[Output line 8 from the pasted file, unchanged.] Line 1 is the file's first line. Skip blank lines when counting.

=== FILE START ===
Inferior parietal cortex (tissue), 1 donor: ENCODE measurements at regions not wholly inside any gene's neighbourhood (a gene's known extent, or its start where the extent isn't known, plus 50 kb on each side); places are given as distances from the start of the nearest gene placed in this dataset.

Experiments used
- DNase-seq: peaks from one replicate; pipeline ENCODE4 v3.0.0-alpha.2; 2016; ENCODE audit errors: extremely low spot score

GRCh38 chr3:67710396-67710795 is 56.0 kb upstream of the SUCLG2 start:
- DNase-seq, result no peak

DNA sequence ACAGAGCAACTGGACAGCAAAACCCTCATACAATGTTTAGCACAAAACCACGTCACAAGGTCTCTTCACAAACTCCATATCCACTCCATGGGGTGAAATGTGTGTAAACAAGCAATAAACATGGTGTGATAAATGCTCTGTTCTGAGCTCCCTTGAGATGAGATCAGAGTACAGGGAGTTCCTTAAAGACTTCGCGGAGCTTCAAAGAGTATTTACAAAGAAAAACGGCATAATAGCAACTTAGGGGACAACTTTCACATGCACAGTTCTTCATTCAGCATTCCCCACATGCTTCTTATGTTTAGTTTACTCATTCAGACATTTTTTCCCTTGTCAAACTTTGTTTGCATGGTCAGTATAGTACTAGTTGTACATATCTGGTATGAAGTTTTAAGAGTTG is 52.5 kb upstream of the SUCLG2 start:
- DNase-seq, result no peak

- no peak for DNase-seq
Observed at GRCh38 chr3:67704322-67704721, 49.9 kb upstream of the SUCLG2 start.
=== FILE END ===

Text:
- no peak for DNase-seq